Q. One way of describing sisu is the ability to persevere in the face of extreme adversities. Success, as we know, comes with hard work and great perseverance. Do you think having sisu increases your chance of success in life?

If you really think of it, sisu is actually about sacrificing yourself. It means glorifying your suffering and becoming a martyr. It is not about finding creative solutions or achieving things together. Rather, it is about completing a task you were given by yourself, no matter what.

In terms of history, we have one ruling narrative about Finns defending their country in the Second World War, but not really a narrative from the time we actually got independent in the first place.

I would argue that we would have lower suicide rates and less alcoholism, if we were not so obsessed with this sisu thing!

Q. Let us add two more words beginning with ‘S’ — salmiakki and shyness. Salmiakki holds a special place in the heart of Finns, and Finns have been described as shy people. Tell me more!

I am not sure if I agree with this. I think it is more about the Finnish culture where it is inappropriate to interrupt others and step into their personal space. That might come across as shyness. Finnish discussion culture is also not as advanced as in many other, especially a bit older societies. When I grew up, we were not encouraged to speak up or have a lot of opinions or make mistakes or being wrong because that would be shameful. I hope this is changing now.

Q. Finland and other Nordic countries are regularly ranked among the world’s happiest nations. Why are the Finns so happy? What is your definition of happiness?

It is a good question. I am sure it has a lot to do with the welfare society and quality of life in general. In Finland, we have a clean, safe and functioning society.

I would define happiness as Don Draper did in Mad Men: Happiness is lack of fear. We do not have a lot to be afraid of in Finland, compared to many other countries at least.

Q. In contrast, we have an upsetting picture. Research says 1 in 10 Finns suffers from chronic loneliness. Also, depression is a big concern and suicide rate is high here. What is your opinion on ‘Finnish happiness’ when you take these saddening issues into account?

This is related to things that were discussed about sisu above. You are not supposed to ask for help or seek comfort because that would make you look weak. (I am making strong generalisations here since you have done so in the question as well!) Many people also don’t have the means or tools to deal with negative life experiences.

Suicide has long been something that men tend to commit. Finnish society has a strong shame culture, and this has connections to the suicide rates. My theory is that losing one’s face, like being bankrupt, is considered to be so shameful and such a failure that it leads to suicide.

Even though suicide rates have been decreasing, more and more young women are committing suicide and that is alarming. But why this is happening is a bit unclear to me.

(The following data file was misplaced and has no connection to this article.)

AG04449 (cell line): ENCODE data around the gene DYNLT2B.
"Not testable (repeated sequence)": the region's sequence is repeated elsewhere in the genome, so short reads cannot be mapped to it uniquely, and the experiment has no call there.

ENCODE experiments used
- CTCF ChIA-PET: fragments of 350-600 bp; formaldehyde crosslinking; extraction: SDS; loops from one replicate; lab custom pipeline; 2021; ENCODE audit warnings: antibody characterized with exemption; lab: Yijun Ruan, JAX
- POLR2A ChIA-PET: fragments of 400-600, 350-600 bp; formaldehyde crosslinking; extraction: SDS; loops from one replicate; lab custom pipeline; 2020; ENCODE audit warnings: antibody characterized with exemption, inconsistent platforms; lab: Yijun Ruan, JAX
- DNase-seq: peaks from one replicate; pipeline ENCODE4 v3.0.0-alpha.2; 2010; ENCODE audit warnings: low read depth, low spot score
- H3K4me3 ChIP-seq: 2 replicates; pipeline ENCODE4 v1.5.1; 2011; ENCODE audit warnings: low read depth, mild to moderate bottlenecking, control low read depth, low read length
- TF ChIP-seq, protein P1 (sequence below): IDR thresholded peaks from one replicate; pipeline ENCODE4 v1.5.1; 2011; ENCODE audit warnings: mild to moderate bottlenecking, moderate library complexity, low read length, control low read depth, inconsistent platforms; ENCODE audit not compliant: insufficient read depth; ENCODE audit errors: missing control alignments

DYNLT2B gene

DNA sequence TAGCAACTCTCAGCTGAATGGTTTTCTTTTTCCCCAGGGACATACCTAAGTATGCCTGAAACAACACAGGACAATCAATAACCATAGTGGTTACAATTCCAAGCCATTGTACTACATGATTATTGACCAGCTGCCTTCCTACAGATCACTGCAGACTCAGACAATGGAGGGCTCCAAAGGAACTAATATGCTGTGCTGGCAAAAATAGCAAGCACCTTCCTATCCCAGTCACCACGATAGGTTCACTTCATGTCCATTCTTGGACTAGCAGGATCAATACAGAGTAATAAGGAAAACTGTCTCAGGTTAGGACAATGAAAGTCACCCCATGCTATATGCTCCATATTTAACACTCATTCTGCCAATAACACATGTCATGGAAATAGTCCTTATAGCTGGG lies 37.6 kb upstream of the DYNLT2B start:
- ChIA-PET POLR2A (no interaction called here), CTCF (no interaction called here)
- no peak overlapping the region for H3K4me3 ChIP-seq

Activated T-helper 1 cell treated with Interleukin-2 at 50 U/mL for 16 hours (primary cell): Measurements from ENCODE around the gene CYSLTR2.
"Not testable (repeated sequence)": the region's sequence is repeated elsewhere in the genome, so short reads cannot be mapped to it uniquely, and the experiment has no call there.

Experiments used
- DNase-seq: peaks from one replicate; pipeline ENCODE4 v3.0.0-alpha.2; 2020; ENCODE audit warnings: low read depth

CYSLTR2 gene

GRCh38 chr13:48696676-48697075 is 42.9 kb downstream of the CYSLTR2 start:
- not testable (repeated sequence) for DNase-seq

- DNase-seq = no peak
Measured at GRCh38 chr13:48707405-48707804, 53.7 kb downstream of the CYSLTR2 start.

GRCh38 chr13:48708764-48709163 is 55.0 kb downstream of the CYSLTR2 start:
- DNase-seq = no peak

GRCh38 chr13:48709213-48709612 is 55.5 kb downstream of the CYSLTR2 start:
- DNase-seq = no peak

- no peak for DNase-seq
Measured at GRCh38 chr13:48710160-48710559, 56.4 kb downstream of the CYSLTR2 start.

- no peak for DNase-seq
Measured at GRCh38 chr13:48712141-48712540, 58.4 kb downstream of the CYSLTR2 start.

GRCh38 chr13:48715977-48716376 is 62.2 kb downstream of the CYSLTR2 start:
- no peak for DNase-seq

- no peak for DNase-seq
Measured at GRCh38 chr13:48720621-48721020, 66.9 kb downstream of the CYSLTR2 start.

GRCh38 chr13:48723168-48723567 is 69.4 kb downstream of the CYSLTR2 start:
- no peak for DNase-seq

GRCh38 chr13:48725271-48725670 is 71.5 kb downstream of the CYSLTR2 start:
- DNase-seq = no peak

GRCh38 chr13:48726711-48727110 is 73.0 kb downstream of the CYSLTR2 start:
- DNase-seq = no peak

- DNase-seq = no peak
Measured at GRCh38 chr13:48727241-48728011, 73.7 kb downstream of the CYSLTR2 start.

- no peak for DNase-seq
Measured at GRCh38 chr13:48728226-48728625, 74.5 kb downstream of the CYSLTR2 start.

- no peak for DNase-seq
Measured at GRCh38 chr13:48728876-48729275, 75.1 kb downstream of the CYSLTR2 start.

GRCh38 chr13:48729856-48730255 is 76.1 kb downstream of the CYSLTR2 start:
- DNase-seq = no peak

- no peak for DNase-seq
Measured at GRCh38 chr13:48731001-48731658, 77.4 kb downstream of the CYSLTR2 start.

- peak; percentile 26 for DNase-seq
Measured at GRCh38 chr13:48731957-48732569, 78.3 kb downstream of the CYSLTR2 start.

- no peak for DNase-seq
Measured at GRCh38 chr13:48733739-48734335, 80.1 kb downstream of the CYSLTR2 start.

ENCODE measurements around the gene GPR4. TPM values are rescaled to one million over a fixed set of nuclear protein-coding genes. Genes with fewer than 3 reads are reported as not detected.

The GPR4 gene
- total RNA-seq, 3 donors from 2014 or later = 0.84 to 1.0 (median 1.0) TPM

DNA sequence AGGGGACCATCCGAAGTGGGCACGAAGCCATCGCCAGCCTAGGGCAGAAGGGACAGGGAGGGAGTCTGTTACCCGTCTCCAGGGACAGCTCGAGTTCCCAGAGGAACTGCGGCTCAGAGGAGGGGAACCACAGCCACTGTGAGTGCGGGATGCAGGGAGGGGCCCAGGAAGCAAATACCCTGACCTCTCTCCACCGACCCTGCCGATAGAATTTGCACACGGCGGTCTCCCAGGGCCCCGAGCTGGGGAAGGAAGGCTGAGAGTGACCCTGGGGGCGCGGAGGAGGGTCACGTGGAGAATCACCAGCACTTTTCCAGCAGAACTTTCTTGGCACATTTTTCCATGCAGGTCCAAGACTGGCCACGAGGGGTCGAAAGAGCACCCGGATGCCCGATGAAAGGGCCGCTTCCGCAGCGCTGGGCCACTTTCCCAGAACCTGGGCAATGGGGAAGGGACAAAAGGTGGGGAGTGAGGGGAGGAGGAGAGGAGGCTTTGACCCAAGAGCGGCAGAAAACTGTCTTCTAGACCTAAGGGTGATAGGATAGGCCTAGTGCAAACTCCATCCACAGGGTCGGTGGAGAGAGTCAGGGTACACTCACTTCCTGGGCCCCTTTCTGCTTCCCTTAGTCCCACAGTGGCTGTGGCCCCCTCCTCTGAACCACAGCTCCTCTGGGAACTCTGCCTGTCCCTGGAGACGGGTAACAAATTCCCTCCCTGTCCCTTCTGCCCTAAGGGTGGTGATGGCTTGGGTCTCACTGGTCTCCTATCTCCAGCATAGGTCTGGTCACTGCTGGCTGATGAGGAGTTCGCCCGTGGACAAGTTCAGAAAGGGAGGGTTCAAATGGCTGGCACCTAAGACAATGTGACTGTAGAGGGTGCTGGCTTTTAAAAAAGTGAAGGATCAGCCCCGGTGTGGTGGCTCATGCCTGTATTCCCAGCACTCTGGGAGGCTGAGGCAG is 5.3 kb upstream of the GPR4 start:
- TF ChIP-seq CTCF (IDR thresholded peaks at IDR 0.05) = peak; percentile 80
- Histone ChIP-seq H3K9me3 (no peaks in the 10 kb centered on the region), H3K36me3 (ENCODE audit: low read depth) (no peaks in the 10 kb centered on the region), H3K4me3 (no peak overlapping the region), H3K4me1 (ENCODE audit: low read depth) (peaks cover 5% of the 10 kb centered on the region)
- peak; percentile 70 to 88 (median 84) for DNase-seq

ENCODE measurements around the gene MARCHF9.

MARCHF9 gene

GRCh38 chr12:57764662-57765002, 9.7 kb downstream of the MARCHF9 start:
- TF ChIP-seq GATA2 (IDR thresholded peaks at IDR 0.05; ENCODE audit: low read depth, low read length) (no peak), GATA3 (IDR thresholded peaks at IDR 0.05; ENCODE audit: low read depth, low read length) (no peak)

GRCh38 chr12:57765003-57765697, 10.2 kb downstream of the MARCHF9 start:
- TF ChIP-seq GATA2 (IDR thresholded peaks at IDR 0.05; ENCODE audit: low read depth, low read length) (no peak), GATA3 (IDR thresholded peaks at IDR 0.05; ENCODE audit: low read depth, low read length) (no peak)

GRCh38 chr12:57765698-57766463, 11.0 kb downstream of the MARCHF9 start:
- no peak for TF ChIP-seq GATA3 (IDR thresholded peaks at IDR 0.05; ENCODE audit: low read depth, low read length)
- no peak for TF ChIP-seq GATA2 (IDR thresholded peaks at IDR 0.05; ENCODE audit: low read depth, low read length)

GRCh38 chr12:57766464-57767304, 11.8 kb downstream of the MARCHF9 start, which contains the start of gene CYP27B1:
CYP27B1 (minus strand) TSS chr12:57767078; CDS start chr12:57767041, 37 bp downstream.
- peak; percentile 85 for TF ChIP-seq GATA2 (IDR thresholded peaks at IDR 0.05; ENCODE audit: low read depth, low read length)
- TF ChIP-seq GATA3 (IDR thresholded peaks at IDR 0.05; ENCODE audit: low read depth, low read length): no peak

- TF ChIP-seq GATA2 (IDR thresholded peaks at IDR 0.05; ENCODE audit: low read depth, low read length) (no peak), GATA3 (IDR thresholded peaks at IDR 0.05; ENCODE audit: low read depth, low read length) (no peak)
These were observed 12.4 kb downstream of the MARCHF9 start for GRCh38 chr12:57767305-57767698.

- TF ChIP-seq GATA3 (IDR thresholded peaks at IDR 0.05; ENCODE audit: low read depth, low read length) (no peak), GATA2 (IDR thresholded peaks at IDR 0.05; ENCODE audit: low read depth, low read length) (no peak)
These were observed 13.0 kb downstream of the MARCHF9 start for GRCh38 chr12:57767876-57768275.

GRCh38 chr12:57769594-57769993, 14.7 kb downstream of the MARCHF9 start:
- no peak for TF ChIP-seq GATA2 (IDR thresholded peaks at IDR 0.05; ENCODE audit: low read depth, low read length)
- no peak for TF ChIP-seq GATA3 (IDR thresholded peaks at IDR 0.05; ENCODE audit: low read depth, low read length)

Q. In 2010, Finland was named the best country in the world by American weekly magazine Newsweek. Also, World Economic Forum’s 2015 travel and tourism competitiveness report ranked Finland as ‘the safest place on earth’. What is your reaction to these rankings?

I do agree. I feel safe in Finland most of the time, and compared to many other countries, I think this is most likely true for a native Finn. If I understood correctly, it is still harder for foreigners to integrate into the Finnish society than in many other European countries, for example.

Q. If you were given the choice of living anywhere in the world, would you live in Finland? If yes, why? If not, why?

I really like living in Berlin. Compared to Finland, it is more easy-going, less uptight and more diverse. (And the weather is so much better!)

But usually, it is also always nice to come back to Helsinki for a while.

Q. Finland is gradually becoming a more culturally diverse country. Immigration is an increasingly important driver of population growth while there has also been a massive influx of refugees in the recent years. How do you feel about this? Do you think multiculturalism will make Finland ‘less Finnish’?

Of course not. Finnishness is a very young invention, dating back to the 19th century. Before that, people identified themselves with their villages and areas. And before the Second World War, Finland was way more diverse.

In reality, Finnishness has always been very diverse, and so should it be. Attempts to isolate ourselves and “our culture” (which is based on Swedish, Russian cultures etc) is suicidal behaviour. Again, this, of course, is a Finnish thing.

Q. Do you think Finland can benefit from the skills of foreigners?

Of course. We need more talented and experienced people.

Q. In what ways do you think Finland’s cultural and social landscape have changed in the last 10 years or so?

This question is so wide that it is hard to give an answer in a nutshell. Finland faced the second economic recession within my lifetime, and this has had an effect on the society both economically and mentally. We are not so isolated from the rest of the world anymore, and that has affected every area of the society.

16. What are the challenges of living in Finland? Also, what are the positive sides?

The weather is depressing, and it seems that climate change is making it even worse. Finland feels small and narrow-minded very often. It is still a pretty small place after all.

But again, I am a fan of our healthcare and education system. I am a happy taxpayer, thanks to these two services and many more things.

Q. Finland’s economy is not doing well in the recent years. In 2015, Alexander Stubb described Finland as ‘the sick man of Europe’. And in 2016, the European Commission said Finnish economy was among the worst in the EU. What is your future hope for the Finnish economy?